The City needs a new Big Bang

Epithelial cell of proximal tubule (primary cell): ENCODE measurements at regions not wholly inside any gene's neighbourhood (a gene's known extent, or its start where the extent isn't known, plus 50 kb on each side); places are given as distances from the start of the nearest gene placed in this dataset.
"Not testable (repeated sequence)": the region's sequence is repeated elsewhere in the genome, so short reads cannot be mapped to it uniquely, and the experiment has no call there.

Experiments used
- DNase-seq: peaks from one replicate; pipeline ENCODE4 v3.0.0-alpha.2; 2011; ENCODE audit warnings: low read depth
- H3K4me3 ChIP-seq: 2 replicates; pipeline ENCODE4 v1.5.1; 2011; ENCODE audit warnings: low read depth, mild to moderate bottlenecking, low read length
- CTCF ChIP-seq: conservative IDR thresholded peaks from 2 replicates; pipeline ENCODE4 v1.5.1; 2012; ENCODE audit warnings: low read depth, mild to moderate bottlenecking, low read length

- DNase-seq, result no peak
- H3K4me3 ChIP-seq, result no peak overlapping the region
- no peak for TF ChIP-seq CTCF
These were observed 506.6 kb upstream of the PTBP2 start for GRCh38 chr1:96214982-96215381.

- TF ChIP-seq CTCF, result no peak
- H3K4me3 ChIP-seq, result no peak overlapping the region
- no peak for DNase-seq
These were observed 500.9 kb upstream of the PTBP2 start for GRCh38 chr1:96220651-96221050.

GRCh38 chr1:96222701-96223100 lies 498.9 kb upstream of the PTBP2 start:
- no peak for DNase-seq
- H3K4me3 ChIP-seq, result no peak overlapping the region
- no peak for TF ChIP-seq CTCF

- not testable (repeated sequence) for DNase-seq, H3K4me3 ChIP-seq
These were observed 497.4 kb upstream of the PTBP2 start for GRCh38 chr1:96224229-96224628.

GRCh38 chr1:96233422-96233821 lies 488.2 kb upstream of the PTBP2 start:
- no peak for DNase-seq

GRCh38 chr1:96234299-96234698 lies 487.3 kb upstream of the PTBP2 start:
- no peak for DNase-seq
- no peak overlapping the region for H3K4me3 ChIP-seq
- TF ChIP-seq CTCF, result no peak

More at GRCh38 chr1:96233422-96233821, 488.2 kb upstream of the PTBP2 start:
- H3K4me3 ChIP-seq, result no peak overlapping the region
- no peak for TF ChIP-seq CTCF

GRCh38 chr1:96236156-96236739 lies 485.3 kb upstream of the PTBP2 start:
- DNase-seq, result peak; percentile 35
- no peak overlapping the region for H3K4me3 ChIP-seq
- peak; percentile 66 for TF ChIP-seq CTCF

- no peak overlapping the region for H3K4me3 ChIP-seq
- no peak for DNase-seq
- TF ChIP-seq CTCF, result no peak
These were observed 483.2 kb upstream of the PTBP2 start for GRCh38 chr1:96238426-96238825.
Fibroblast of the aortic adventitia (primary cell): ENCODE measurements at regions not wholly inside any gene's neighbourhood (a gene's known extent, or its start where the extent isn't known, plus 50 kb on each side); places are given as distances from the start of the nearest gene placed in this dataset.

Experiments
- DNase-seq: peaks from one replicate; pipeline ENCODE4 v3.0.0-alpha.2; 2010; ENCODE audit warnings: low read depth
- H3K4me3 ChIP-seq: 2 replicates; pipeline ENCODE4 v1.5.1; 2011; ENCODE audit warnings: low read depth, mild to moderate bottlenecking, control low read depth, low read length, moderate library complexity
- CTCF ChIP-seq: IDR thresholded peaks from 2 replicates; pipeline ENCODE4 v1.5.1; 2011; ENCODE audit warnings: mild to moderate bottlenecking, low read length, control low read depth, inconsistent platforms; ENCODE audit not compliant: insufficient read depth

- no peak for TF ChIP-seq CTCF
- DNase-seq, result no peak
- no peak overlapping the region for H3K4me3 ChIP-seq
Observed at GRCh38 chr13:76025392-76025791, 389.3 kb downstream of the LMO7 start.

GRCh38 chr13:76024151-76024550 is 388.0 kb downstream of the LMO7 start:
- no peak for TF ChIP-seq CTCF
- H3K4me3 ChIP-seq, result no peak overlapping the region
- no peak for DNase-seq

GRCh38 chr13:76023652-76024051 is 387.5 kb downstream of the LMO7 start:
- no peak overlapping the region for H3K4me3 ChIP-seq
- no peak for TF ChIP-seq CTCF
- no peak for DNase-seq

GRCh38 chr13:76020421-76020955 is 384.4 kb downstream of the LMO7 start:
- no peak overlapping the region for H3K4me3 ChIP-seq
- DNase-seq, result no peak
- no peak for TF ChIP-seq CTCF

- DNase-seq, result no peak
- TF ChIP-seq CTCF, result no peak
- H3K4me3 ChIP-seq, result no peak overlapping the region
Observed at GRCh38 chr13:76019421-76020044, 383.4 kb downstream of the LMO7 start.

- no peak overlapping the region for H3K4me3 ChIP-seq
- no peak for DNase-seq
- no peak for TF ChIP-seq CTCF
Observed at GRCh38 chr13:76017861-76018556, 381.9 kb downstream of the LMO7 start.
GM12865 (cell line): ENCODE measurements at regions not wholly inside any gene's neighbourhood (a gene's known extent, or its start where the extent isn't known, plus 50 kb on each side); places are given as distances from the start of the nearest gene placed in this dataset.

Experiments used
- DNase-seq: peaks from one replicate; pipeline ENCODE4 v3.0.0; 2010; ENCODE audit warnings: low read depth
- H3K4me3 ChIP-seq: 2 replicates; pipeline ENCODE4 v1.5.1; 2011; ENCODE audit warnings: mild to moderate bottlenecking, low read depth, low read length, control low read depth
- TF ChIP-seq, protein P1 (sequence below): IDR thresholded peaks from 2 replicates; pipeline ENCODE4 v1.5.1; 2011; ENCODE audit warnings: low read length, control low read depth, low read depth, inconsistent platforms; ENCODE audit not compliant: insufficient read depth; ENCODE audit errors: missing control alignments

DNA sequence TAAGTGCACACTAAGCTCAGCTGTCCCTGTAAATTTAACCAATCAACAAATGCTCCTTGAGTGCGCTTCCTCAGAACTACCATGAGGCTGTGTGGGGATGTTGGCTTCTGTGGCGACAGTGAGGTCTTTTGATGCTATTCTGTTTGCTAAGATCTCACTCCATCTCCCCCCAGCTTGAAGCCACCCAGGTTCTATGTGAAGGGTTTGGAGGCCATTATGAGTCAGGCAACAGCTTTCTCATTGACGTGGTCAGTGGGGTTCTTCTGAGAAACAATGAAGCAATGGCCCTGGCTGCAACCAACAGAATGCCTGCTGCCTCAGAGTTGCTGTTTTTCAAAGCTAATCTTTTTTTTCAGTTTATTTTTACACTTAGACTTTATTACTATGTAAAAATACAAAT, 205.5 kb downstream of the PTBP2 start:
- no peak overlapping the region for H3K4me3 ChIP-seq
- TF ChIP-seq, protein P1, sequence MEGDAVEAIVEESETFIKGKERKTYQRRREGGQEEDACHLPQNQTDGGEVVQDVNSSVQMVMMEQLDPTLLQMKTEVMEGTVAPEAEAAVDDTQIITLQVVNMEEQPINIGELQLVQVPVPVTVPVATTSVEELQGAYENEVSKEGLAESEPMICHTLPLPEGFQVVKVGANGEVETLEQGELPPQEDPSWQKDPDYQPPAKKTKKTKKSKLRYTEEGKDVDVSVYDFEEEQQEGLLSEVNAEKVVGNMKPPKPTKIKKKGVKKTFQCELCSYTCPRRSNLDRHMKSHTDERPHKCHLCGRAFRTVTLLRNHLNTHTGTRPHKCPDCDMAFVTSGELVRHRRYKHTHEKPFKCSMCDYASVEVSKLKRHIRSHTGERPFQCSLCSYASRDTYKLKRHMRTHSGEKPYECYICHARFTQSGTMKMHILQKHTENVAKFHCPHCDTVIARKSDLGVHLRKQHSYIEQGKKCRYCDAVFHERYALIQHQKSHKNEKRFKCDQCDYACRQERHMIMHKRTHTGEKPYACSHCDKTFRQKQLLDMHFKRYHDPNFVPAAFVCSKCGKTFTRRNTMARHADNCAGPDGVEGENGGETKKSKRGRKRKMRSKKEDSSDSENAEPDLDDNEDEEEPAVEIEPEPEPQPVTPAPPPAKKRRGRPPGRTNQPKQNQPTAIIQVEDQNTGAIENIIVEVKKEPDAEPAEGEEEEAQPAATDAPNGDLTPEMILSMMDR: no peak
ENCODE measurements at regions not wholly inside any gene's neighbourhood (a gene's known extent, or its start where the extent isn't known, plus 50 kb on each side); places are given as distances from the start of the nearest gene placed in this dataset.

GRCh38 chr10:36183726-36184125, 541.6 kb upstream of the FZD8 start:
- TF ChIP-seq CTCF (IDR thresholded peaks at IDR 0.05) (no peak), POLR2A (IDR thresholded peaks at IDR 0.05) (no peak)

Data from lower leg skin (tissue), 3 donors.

The Times “Britain has never loved the City,” says Iain Martin. So it was no great surprise that – when the British Bankers’ Association warned that, after the Brexit vote, several large international banks had their fingers hovering over the “relocate button” – the reaction of many taxpayers was to offer them “a lift to the airport”. Yet we should be careful what we wish for. “For all its foibles, flaws and intermittent law-breaking”, the City has become “a genuine global success story” since the Big Bang shake-up in the 1980s. It “provides a great deal of employment and pays a lot of tax”. And it’s now on the cusp of another transformation. As a leader of the emerging “FinTech movement”, London is well placed to profit from the digital revolution in electronic currencies and platforms now shaking the status quo in the finance industry – provided “we do not regulate the place to death”. Whatever deal is done with the EU, it is crucial that Britain continues to benefit from “the City’s gift for reinvention”. The key is openness, innovation – and allowing foreign money and expertise in.